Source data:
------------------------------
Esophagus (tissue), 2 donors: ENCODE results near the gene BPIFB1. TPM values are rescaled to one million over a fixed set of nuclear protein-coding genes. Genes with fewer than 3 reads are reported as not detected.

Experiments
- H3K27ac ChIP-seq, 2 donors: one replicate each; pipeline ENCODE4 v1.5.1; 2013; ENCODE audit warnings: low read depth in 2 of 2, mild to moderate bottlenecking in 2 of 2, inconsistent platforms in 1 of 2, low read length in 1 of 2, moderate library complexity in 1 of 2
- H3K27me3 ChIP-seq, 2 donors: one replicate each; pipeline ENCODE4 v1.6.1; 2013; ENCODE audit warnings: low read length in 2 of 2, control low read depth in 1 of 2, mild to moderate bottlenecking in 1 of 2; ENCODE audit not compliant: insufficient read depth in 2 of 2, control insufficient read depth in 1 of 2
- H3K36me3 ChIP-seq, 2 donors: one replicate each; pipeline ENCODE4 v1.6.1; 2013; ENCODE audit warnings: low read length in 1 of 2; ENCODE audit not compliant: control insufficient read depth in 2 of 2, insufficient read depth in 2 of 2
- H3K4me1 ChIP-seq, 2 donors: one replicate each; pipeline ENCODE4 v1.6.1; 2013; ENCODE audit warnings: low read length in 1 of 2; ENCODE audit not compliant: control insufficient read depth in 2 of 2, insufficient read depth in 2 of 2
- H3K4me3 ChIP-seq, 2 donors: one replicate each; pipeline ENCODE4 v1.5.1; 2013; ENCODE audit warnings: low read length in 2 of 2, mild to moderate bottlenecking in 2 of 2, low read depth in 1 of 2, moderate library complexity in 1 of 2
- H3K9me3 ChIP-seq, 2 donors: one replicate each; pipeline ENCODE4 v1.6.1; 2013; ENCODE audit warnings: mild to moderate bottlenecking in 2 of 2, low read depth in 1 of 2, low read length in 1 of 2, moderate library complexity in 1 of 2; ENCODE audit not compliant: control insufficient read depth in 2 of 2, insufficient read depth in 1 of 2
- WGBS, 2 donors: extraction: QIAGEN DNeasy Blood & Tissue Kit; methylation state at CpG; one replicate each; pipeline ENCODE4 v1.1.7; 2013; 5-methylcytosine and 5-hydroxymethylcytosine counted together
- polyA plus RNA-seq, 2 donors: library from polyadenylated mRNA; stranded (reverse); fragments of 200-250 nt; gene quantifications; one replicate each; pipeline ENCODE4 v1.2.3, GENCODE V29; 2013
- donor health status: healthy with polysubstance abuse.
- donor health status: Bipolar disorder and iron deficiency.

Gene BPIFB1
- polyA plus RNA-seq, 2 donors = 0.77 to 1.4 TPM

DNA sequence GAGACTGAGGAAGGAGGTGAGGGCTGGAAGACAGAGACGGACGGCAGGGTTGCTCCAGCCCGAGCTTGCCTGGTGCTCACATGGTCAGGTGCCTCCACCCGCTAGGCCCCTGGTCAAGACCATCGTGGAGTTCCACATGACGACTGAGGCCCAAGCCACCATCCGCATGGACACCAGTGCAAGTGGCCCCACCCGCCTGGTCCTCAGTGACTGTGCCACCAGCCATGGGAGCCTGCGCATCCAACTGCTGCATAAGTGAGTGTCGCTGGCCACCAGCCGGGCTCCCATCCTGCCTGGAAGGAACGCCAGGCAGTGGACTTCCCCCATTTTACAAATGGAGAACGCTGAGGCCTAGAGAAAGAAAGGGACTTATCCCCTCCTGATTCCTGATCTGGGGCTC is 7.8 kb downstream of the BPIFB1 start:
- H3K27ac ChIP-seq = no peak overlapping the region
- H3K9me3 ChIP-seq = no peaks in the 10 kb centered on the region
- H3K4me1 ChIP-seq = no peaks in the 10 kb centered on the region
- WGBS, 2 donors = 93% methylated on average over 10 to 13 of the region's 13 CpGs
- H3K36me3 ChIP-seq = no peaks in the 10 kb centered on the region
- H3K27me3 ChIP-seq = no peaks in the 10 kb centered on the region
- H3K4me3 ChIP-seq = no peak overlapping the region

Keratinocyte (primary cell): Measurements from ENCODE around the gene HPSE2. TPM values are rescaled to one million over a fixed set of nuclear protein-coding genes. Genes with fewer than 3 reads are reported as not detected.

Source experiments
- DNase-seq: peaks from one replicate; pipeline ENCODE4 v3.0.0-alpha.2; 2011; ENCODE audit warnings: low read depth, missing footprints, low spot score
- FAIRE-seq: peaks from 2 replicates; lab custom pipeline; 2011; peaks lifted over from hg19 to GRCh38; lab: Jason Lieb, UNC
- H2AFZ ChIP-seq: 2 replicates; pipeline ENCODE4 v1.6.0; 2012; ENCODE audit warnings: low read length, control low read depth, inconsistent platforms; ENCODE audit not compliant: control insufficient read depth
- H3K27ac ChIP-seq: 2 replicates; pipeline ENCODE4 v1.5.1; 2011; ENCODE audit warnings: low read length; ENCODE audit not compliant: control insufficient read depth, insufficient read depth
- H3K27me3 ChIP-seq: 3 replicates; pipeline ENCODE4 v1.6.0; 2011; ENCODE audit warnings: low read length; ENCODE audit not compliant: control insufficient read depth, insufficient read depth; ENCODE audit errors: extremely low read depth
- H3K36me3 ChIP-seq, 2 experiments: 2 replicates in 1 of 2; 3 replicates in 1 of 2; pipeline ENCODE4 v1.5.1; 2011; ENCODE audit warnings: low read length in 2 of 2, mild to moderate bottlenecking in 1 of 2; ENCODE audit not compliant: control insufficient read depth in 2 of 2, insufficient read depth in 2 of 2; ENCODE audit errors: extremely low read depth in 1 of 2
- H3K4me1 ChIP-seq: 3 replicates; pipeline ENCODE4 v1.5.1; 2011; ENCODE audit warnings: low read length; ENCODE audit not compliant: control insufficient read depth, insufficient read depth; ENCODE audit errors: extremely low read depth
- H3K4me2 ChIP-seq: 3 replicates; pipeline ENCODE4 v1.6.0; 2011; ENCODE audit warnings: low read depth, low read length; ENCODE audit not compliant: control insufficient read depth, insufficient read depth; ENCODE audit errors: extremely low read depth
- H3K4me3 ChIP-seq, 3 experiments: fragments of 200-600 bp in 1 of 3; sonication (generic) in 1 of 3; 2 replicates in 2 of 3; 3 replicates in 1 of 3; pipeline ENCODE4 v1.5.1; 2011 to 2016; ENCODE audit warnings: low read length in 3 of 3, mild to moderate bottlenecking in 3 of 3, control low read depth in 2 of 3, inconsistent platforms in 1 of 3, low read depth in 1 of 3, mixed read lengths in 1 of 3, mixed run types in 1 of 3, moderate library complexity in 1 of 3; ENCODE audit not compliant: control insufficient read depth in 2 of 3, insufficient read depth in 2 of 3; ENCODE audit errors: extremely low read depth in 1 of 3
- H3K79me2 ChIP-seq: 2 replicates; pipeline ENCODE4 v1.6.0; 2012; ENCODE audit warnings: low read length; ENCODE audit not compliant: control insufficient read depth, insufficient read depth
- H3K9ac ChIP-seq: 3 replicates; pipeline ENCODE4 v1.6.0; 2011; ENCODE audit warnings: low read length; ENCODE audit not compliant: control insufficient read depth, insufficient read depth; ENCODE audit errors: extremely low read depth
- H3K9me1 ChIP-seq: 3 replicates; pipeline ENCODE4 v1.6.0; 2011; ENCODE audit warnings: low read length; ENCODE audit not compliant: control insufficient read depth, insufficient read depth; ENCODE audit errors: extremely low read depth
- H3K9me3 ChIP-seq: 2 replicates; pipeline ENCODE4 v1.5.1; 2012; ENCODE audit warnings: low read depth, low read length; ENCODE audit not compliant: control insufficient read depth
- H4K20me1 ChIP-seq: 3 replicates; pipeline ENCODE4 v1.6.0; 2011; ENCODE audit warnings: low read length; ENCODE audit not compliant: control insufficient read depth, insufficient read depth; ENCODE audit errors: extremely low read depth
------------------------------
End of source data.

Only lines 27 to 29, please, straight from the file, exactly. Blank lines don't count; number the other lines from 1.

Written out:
- H2AFZ ChIP-seq: 2 replicates; pipeline ENCODE4 v1.6.0; 2012; ENCODE audit warnings: low read length, control low read depth, inconsistent platforms; ENCODE audit not compliant: control insufficient read depth
- H3K27ac ChIP-seq: 2 replicates; pipeline ENCODE4 v1.5.1; 2011; ENCODE audit warnings: low read length; ENCODE audit not compliant: control insufficient read depth, insufficient read depth
- H3K27me3 ChIP-seq: 3 replicates; pipeline ENCODE4 v1.6.0; 2011; ENCODE audit warnings: low read length; ENCODE audit not compliant: control insufficient read depth, insufficient read depth; ENCODE audit errors: extremely low read depth